With an excellent safety record, Longridge is recognised as being a leading training centre for young people and their leaders. They are LOTC (Learning Outside The Classroom) and AALA (Adventurous Activities Licensing Authority) accredited and in addition are approved by BCU (British Canoe Union), RYA (Royal Yachting Association), British Rowing and are a 2012 pre-games training centre as well as being recognised by Buckinghamshire County Council as an outdoor activity centre and the Duke of Edinburgh Award as an Operating Authority. All our instructors are fully trained to BCU, BR, RYA and AALA standards and all staff have undergone the statutory enhanced CRB checks to confirm their suitability of work with young people.

Longridge is full of fun, learning and character, a fatastic Centre well worth a visit!!!

For more information visit

Longridge, Quarry Wood Road, Marlow, Bucks, SL7 1RE.
Registered Charity No. 1121239 Phone: 01628 483252 Email:

Cadet overcomes Autism to earns BTEC award

Maidstone Sea Cadet Callum Helwege

Maidstone Sea Cadet Callum Helwege is celebrating after overcoming the challenge of living with autism to earn a CVQO-led Edexcel BTEC Level 1 vocational qualification.

For Able Cadet Callum, (14), who attends Bower Grove School, it is his first recognised educational qualification and one that has had a huge impact on his confidence according to his mum, Samantha Stevens, an adult volunteer at the Maidstone Sea Cadet Unit.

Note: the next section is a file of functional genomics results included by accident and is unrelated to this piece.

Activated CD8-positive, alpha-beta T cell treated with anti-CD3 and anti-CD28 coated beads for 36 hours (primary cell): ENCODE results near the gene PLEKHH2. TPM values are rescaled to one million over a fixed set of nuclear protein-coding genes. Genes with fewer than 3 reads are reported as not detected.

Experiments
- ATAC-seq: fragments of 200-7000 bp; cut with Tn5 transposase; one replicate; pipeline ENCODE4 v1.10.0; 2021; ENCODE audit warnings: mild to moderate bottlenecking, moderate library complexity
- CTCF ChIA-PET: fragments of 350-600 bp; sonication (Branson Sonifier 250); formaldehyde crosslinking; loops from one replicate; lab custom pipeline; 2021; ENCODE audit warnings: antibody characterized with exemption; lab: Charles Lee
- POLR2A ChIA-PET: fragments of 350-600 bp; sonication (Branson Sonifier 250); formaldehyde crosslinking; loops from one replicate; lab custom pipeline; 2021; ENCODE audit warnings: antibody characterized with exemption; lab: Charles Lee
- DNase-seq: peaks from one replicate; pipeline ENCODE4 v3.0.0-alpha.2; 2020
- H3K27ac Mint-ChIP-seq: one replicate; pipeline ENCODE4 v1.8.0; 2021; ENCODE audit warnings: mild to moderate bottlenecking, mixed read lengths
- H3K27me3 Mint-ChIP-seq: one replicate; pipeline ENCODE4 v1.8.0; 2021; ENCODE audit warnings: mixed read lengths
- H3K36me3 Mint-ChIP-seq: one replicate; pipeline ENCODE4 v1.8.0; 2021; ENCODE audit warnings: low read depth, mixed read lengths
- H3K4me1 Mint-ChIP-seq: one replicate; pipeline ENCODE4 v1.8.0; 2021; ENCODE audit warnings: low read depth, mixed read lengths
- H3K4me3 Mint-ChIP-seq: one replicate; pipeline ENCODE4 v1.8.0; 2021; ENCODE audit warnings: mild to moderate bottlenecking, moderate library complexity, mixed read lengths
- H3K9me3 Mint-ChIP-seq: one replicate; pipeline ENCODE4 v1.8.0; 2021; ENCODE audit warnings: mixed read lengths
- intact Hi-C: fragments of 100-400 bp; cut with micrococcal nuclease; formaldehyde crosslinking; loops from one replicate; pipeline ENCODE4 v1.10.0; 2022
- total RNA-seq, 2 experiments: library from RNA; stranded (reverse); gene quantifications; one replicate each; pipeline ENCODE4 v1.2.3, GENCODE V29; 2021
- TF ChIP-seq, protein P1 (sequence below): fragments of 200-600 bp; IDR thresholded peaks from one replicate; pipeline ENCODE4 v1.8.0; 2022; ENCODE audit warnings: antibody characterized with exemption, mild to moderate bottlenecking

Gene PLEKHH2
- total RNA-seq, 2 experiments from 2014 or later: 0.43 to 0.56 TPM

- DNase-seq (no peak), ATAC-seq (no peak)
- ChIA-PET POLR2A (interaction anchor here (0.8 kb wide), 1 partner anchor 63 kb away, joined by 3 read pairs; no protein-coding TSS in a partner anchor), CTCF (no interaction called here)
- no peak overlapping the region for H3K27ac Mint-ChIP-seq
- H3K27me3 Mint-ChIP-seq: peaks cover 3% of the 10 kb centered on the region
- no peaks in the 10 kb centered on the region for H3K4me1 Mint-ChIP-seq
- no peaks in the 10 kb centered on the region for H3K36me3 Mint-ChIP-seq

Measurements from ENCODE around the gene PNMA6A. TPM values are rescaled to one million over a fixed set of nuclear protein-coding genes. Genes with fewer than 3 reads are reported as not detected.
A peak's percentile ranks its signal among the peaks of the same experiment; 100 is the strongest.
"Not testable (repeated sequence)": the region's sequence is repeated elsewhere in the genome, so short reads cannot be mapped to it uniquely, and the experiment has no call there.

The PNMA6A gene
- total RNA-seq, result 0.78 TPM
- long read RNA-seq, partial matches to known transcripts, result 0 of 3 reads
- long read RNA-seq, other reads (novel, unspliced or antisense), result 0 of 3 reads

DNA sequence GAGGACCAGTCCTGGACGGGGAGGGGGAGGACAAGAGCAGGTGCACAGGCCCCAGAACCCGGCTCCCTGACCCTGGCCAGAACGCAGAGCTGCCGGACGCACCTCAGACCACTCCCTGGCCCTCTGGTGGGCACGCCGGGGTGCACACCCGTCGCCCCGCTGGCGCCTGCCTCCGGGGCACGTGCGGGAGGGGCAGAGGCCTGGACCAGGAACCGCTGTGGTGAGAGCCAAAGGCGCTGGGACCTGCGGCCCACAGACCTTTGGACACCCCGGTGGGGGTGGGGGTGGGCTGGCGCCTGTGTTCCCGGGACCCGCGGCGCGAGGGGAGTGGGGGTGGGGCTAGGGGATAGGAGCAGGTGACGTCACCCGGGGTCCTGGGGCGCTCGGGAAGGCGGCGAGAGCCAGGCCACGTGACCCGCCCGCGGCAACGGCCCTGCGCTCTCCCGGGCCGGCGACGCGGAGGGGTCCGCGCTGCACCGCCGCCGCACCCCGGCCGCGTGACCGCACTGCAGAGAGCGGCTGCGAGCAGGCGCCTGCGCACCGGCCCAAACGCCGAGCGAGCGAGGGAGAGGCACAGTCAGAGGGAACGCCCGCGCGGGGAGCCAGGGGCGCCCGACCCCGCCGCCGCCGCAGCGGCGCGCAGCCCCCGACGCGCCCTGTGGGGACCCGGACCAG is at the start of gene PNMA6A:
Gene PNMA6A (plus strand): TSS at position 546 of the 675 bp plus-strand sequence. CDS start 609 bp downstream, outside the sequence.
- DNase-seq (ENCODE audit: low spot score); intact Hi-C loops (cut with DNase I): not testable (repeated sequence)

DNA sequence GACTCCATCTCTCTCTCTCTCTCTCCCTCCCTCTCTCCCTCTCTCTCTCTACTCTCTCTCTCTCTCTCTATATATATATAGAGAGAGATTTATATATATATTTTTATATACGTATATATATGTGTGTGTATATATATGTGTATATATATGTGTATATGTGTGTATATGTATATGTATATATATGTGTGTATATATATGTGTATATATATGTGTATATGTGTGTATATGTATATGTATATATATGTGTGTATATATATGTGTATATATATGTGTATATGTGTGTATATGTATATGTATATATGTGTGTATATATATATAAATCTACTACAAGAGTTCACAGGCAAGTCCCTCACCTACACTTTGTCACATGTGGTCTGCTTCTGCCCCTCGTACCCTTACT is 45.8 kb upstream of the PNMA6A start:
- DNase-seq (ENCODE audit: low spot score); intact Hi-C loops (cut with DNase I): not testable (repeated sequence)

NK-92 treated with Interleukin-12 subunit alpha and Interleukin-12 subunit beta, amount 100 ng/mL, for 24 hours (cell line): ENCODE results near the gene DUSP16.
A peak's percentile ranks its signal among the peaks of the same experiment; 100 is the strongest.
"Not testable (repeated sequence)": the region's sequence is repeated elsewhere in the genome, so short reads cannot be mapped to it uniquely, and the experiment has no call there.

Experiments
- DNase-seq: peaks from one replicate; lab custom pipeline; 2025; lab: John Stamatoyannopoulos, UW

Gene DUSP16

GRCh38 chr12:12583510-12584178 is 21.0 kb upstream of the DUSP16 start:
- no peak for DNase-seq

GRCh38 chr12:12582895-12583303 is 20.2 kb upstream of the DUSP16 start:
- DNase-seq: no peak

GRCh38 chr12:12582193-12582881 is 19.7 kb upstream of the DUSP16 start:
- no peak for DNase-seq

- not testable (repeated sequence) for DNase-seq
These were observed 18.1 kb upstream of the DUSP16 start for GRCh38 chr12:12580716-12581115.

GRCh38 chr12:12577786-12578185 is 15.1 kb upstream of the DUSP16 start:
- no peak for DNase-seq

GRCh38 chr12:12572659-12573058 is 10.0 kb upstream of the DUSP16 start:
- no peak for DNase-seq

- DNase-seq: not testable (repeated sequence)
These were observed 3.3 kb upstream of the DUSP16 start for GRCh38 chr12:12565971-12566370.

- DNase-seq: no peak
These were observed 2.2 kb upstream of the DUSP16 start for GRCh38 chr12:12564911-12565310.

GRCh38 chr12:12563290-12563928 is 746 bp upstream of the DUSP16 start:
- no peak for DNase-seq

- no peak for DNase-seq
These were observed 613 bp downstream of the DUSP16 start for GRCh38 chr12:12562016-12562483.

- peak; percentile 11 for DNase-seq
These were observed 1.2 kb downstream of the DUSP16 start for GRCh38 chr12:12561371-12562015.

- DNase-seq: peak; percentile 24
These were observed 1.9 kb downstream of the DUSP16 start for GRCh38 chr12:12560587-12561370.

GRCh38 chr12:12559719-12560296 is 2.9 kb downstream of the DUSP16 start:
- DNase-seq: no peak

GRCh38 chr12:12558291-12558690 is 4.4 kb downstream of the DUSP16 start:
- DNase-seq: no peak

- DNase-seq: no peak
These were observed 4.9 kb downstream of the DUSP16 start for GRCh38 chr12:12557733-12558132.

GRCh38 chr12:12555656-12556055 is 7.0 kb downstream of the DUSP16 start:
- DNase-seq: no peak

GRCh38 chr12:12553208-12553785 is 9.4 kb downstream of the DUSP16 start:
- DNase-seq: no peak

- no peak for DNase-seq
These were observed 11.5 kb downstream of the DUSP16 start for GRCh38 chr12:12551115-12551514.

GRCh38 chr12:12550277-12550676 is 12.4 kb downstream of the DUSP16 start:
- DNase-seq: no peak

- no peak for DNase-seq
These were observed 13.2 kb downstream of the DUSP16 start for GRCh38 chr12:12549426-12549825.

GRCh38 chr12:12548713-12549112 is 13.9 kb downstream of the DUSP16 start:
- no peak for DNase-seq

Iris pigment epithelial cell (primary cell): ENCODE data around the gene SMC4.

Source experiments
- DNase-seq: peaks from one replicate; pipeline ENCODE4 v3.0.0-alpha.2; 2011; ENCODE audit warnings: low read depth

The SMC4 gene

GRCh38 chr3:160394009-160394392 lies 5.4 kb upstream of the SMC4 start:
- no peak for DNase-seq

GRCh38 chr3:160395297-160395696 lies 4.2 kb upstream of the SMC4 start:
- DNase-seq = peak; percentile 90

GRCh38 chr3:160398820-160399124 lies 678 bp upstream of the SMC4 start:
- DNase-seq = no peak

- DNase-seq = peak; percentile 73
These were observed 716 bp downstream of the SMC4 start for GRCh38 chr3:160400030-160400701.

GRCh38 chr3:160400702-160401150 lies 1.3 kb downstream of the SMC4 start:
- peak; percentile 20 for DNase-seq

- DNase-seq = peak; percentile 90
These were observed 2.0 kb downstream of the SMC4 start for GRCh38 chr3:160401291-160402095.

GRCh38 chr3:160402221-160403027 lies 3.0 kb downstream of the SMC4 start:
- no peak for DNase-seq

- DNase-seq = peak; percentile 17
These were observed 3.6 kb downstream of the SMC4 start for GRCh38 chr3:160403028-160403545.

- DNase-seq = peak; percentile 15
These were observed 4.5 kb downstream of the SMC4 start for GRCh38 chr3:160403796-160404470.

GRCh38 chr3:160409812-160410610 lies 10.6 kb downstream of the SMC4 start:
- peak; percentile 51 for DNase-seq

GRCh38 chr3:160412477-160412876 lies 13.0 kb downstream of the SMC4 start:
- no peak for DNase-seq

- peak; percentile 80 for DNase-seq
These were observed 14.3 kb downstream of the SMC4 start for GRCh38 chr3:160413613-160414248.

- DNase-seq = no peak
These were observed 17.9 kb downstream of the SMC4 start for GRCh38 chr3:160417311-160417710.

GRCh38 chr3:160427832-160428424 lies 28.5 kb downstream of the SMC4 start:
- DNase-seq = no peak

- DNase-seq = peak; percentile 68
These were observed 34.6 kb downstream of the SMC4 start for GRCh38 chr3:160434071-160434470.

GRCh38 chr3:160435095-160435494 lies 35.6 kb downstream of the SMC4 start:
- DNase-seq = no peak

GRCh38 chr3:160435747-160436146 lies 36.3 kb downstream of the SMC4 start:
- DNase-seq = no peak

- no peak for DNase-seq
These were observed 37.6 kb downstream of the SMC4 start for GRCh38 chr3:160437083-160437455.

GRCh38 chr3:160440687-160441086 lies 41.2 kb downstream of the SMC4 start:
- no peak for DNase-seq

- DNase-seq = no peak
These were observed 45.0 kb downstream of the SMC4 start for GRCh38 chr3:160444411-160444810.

Michael Bax, High Sheriff of Kent, Able Cadet Callum Helwegge, Bryn Price, Kent People’s Trust, Petty Officer Samantha Stevens (Callum’s mother) and Edward Woods, chief executive of CVQO.

Samantha said: “He has benefited greatly from the BTEC qualification in Teamwork, Personal Skills and Citizenship. Because he’s autistic he wouldn’t have had the same chance to do the qualification and even in his special school he would not be doing GCSEs.

“He’s as chuffed and punch and may even think about taking a Level 2 qualification now as his confidence is sky high.”

Along with other members of Maidstone Sea Cadets, Callum received his certificate from the High Sheriff of Kent, Michael Bax, at a special presentation evening at the Sea Cadet Unit.

Callum was able to take the BTEC qualification, delivered by education charity CVQO, because of sponsorship by the Kent Peoples’ Trust which has funded a total of 50 cadets from across Kent.